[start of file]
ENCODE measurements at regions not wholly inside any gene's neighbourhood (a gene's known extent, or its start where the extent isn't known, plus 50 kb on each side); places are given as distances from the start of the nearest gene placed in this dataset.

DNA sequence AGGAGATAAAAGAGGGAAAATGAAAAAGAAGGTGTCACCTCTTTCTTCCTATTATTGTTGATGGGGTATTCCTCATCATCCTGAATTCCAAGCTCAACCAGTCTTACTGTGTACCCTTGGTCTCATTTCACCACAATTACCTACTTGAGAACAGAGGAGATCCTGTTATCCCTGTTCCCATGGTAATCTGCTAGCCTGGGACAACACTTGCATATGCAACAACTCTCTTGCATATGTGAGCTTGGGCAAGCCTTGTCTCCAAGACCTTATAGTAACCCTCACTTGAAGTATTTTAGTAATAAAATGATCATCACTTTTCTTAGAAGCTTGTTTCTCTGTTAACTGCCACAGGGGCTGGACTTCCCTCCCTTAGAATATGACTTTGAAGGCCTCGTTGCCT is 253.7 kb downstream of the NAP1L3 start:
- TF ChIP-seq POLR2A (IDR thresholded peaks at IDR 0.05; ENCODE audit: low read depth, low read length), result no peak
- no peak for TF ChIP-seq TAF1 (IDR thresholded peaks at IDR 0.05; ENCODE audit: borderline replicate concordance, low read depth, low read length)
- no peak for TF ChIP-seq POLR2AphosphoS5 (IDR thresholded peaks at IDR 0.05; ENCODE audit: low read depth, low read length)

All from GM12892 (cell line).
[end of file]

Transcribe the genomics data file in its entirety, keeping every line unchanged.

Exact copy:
ENCODE measurements at regions not wholly inside any gene's neighbourhood (a gene's known extent, or its start where the extent isn't known, plus 50 kb on each side); places are given as distances from the start of the nearest gene placed in this dataset.

DNA sequence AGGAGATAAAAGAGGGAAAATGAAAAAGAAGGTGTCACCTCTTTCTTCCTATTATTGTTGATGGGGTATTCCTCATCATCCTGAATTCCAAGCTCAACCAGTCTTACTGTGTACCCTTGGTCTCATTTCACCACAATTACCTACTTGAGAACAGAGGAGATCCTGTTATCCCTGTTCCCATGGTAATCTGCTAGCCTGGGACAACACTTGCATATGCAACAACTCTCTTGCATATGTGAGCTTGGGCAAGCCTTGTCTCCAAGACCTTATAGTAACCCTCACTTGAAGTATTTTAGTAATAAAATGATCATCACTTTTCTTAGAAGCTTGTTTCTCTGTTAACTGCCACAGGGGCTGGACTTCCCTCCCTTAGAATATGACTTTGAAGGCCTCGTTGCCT is 253.7 kb downstream of the NAP1L3 start:
- TF ChIP-seq POLR2A (IDR thresholded peaks at IDR 0.05; ENCODE audit: low read depth, low read length), result no peak
- no peak for TF ChIP-seq TAF1 (IDR thresholded peaks at IDR 0.05; ENCODE audit: borderline replicate concordance, low read depth, low read length)
- no peak for TF ChIP-seq POLR2AphosphoS5 (IDR thresholded peaks at IDR 0.05; ENCODE audit: low read depth, low read length)

All from GM12892 (cell line).